Facebook and Google are to be forced to ask users’ permission before downloading personal data under new EU privacy rules expected to be announced today.
The new data protection strategy also calls on internet companies to enable private information to be permanently deleted – the ‘right to be forgotten’, says the EU. Facebook currently keeps hold of the data when profiles are removed.
The strategy forms the first major overhaul of European data protection legislation for 15 years.
“The protection of personal data is a fundamental right.To guarantee this right, we need clear and consistent data protection rules,” said vice president Viviane Reding, EU Commissioner for justice, fundamental rights and citizenship.
“We also need to bring our laws up to date with the challenges raised by new technologies and globalisation. The Commission will put forward legislation next year to strengthen individuals’ rights while also removing red tape to ensure the free flow of data within the EU’s Single Market.”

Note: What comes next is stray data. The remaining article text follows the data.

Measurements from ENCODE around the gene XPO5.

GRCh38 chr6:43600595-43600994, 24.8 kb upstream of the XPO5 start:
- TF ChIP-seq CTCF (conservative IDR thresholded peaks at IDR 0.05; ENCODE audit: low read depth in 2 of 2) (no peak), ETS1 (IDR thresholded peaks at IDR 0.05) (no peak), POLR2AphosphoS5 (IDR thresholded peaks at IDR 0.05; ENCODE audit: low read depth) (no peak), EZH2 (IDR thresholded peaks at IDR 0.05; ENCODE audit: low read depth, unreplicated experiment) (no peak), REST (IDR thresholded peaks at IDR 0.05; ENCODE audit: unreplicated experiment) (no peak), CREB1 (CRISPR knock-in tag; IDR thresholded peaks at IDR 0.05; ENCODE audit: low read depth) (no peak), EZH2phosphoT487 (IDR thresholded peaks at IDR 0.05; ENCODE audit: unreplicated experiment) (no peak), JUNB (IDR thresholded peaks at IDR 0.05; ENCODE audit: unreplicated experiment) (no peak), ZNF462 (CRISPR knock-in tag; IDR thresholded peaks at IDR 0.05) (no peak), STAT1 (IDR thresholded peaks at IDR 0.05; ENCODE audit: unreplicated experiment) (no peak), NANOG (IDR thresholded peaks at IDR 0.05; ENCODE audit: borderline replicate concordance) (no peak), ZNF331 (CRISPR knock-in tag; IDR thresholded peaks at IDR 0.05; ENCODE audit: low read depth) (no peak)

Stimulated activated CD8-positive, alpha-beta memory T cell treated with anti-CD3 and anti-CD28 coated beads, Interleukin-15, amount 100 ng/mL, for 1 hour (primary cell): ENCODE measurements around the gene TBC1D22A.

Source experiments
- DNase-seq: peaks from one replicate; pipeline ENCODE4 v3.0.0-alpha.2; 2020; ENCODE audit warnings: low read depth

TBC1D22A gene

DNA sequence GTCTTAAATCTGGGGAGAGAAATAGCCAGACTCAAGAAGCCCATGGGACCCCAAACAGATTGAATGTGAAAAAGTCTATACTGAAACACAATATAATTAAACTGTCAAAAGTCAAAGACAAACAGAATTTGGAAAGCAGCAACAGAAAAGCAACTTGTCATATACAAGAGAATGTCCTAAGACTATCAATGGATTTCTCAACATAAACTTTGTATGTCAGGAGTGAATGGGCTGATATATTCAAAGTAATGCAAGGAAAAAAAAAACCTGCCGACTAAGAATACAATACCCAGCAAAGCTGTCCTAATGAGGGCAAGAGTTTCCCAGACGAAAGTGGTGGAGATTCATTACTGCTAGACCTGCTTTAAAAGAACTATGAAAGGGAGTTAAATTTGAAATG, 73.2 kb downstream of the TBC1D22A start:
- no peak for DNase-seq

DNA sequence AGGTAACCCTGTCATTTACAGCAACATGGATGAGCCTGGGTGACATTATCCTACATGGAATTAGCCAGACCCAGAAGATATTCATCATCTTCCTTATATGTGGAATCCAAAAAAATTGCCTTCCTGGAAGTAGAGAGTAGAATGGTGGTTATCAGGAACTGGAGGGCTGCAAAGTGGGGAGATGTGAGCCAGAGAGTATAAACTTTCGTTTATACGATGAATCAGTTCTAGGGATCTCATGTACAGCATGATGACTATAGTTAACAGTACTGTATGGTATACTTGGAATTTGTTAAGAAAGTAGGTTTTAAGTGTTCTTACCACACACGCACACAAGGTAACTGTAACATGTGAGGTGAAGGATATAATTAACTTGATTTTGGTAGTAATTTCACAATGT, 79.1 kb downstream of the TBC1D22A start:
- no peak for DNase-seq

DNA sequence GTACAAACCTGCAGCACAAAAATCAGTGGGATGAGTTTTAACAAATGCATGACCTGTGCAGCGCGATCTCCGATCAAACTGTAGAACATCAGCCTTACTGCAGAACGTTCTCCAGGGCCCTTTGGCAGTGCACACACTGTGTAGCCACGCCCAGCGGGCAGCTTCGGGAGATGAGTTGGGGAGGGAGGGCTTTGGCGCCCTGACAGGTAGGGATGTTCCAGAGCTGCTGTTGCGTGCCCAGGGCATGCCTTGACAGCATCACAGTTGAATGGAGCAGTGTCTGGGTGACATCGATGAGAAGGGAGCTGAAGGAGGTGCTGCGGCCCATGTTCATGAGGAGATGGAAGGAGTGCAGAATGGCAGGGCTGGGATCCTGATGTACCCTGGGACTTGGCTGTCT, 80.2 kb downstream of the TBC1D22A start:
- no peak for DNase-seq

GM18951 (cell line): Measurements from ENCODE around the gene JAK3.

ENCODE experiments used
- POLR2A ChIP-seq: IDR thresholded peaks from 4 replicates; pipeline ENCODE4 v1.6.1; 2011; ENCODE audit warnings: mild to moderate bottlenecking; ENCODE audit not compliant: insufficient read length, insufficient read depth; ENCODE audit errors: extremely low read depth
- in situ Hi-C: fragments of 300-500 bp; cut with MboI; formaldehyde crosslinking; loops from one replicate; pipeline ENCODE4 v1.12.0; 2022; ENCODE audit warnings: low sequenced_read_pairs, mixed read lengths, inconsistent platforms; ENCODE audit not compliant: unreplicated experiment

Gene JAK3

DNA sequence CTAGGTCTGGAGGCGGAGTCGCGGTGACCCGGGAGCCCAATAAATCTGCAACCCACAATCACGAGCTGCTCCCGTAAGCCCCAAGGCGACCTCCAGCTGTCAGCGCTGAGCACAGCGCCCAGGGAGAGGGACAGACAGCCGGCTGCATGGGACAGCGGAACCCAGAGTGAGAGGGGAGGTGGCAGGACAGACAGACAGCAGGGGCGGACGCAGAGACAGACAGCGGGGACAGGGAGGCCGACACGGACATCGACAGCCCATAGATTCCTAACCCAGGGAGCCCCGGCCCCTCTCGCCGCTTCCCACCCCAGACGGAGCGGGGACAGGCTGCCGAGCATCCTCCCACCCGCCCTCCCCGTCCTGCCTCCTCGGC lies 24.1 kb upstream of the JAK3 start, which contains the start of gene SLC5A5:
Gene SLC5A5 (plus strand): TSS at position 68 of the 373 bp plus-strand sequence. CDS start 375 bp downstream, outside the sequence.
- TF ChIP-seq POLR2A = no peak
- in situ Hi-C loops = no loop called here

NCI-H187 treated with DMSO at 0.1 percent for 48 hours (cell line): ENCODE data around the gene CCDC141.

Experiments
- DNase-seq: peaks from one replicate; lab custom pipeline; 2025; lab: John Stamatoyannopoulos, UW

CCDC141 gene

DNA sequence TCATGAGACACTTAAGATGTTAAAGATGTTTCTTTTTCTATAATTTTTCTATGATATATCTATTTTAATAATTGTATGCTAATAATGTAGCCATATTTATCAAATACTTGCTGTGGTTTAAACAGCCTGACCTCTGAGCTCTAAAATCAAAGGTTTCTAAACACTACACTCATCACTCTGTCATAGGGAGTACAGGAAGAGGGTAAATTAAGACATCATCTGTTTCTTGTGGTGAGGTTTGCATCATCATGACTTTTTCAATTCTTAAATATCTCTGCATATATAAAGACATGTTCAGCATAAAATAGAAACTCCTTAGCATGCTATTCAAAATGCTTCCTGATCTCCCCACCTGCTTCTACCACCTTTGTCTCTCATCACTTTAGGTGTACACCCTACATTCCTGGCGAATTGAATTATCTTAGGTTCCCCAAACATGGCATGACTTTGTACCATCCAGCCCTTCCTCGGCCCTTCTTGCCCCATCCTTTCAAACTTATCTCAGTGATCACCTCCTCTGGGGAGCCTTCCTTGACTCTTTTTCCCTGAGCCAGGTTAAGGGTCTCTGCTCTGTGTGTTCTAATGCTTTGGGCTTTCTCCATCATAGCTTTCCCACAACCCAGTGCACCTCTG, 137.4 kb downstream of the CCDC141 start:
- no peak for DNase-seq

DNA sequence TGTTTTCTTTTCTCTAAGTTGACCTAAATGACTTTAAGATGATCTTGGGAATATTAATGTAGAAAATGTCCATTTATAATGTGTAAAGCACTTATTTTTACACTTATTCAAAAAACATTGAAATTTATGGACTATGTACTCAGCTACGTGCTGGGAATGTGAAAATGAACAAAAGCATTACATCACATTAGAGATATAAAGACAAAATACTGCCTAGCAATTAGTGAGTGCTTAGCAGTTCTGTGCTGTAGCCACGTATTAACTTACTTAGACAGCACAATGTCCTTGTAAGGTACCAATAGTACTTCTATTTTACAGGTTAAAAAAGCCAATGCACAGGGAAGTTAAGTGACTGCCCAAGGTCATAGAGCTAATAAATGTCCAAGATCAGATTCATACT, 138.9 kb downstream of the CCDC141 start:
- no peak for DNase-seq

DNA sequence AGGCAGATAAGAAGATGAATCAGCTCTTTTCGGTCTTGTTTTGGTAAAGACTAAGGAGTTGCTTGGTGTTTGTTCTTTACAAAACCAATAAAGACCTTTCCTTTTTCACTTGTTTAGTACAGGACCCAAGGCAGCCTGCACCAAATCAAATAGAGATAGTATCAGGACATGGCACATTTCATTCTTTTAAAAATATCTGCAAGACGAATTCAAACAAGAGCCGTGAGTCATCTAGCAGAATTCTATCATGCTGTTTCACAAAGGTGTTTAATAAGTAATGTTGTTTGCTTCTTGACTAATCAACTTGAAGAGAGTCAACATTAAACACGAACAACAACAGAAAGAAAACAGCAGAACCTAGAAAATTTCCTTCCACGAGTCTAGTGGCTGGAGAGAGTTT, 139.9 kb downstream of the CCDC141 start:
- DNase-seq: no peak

There has been increasing concern in Europe over privacy, with high-profile investigations of Facebook and Google in particular over allegations that personal information was being wrongly collected, stored and used.
The new strategy calls for the collection and use of personal data to be kept to a minimum, and for users to be alerted when data is being collected.
The EU is particularly concerned about targeted advertising based on a user’s browsing history.
“The proliferation of actors involved… and the technological complexity of the practice makes it difficult for an individual to know and understand if personal data is collected, by whom and for what purpose,” reads the paper. It wants it to be made clearer to users when this is happening.
The EU’s ePrivacy Directive already covers this issue, having been amended late last year to ask internet companies to alert users when their data’s being downloaded.
What this could mean in practice is a pop-up appearing every time a cookie is sent.